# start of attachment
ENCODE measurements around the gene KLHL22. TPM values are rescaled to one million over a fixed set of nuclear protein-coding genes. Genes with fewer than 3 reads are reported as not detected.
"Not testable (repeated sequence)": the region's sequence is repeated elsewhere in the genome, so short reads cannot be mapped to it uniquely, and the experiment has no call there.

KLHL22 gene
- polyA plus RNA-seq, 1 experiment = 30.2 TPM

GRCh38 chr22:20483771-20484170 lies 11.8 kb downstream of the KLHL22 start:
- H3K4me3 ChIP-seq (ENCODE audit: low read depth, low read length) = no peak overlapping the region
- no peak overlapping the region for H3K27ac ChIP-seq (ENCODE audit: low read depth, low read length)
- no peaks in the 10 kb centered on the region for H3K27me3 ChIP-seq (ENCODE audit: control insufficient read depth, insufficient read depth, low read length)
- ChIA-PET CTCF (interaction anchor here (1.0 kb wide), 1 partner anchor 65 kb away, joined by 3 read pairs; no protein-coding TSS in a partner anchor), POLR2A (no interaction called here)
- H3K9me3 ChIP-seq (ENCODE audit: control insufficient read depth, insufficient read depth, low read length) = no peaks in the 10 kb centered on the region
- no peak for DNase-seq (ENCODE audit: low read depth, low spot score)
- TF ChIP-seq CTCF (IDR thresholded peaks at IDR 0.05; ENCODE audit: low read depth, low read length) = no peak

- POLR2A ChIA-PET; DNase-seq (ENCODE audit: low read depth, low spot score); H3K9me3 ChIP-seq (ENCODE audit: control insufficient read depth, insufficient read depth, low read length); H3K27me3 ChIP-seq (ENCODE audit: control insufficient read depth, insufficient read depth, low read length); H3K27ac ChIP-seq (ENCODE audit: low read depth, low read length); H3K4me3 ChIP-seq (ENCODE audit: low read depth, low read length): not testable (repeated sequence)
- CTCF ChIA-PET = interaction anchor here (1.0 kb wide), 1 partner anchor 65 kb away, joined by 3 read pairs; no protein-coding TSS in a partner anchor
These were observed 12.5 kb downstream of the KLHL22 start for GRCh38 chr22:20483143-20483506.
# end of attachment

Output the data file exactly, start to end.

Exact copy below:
ENCODE measurements around the gene KLHL22. TPM values are rescaled to one million over a fixed set of nuclear protein-coding genes. Genes with fewer than 3 reads are reported as not detected.
"Not testable (repeated sequence)": the region's sequence is repeated elsewhere in the genome, so short reads cannot be mapped to it uniquely, and the experiment has no call there.

KLHL22 gene
- polyA plus RNA-seq, 1 experiment = 30.2 TPM

GRCh38 chr22:20483771-20484170 lies 11.8 kb downstream of the KLHL22 start:
- H3K4me3 ChIP-seq (ENCODE audit: low read depth, low read length) = no peak overlapping the region
- no peak overlapping the region for H3K27ac ChIP-seq (ENCODE audit: low read depth, low read length)
- no peaks in the 10 kb centered on the region for H3K27me3 ChIP-seq (ENCODE audit: control insufficient read depth, insufficient read depth, low read length)
- ChIA-PET CTCF (interaction anchor here (1.0 kb wide), 1 partner anchor 65 kb away, joined by 3 read pairs; no protein-coding TSS in a partner anchor), POLR2A (no interaction called here)
- H3K9me3 ChIP-seq (ENCODE audit: control insufficient read depth, insufficient read depth, low read length) = no peaks in the 10 kb centered on the region
- no peak for DNase-seq (ENCODE audit: low read depth, low spot score)
- TF ChIP-seq CTCF (IDR thresholded peaks at IDR 0.05; ENCODE audit: low read depth, low read length) = no peak

- POLR2A ChIA-PET; DNase-seq (ENCODE audit: low read depth, low spot score); H3K9me3 ChIP-seq (ENCODE audit: control insufficient read depth, insufficient read depth, low read length); H3K27me3 ChIP-seq (ENCODE audit: control insufficient read depth, insufficient read depth, low read length); H3K27ac ChIP-seq (ENCODE audit: low read depth, low read length); H3K4me3 ChIP-seq (ENCODE audit: low read depth, low read length): not testable (repeated sequence)
- CTCF ChIA-PET = interaction anchor here (1.0 kb wide), 1 partner anchor 65 kb away, joined by 3 read pairs; no protein-coding TSS in a partner anchor
These were observed 12.5 kb downstream of the KLHL22 start for GRCh38 chr22:20483143-20483506.